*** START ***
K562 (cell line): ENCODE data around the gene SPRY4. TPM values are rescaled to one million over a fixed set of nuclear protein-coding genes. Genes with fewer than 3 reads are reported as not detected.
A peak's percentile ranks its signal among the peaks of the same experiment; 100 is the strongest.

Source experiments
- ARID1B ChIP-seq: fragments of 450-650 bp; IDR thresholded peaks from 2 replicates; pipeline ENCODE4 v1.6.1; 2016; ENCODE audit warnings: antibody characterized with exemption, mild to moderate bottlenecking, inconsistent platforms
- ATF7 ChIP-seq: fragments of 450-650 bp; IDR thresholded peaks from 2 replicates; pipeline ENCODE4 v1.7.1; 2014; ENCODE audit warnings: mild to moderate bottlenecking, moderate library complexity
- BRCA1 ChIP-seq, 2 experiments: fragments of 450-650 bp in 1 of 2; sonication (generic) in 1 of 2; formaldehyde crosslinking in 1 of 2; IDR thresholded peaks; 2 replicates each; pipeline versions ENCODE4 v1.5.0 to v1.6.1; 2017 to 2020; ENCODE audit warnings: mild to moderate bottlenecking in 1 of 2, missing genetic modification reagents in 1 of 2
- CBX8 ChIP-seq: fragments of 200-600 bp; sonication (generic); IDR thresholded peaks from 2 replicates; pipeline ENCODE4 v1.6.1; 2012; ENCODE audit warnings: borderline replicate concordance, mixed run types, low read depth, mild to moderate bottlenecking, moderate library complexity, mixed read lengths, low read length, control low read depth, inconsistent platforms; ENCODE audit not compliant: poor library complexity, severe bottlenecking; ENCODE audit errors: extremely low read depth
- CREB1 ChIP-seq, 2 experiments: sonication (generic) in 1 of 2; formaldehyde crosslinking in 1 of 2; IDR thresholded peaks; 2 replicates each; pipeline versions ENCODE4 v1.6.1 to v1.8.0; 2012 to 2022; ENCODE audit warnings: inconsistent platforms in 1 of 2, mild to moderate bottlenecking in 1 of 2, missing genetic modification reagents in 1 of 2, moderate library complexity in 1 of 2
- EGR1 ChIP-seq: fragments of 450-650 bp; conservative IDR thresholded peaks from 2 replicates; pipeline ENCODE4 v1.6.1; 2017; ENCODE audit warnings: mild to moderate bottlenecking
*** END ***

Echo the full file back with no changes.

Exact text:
K562 (cell line): ENCODE data around the gene SPRY4. TPM values are rescaled to one million over a fixed set of nuclear protein-coding genes. Genes with fewer than 3 reads are reported as not detected.
A peak's percentile ranks its signal among the peaks of the same experiment; 100 is the strongest.

Source experiments
- ARID1B ChIP-seq: fragments of 450-650 bp; IDR thresholded peaks from 2 replicates; pipeline ENCODE4 v1.6.1; 2016; ENCODE audit warnings: antibody characterized with exemption, mild to moderate bottlenecking, inconsistent platforms
- ATF7 ChIP-seq: fragments of 450-650 bp; IDR thresholded peaks from 2 replicates; pipeline ENCODE4 v1.7.1; 2014; ENCODE audit warnings: mild to moderate bottlenecking, moderate library complexity
- BRCA1 ChIP-seq, 2 experiments: fragments of 450-650 bp in 1 of 2; sonication (generic) in 1 of 2; formaldehyde crosslinking in 1 of 2; IDR thresholded peaks; 2 replicates each; pipeline versions ENCODE4 v1.5.0 to v1.6.1; 2017 to 2020; ENCODE audit warnings: mild to moderate bottlenecking in 1 of 2, missing genetic modification reagents in 1 of 2
- CBX8 ChIP-seq: fragments of 200-600 bp; sonication (generic); IDR thresholded peaks from 2 replicates; pipeline ENCODE4 v1.6.1; 2012; ENCODE audit warnings: borderline replicate concordance, mixed run types, low read depth, mild to moderate bottlenecking, moderate library complexity, mixed read lengths, low read length, control low read depth, inconsistent platforms; ENCODE audit not compliant: poor library complexity, severe bottlenecking; ENCODE audit errors: extremely low read depth
- CREB1 ChIP-seq, 2 experiments: sonication (generic) in 1 of 2; formaldehyde crosslinking in 1 of 2; IDR thresholded peaks; 2 replicates each; pipeline versions ENCODE4 v1.6.1 to v1.8.0; 2012 to 2022; ENCODE audit warnings: inconsistent platforms in 1 of 2, mild to moderate bottlenecking in 1 of 2, missing genetic modification reagents in 1 of 2, moderate library complexity in 1 of 2
- EGR1 ChIP-seq: fragments of 450-650 bp; conservative IDR thresholded peaks from 2 replicates; pipeline ENCODE4 v1.6.1; 2017; ENCODE audit warnings: mild to moderate bottlenecking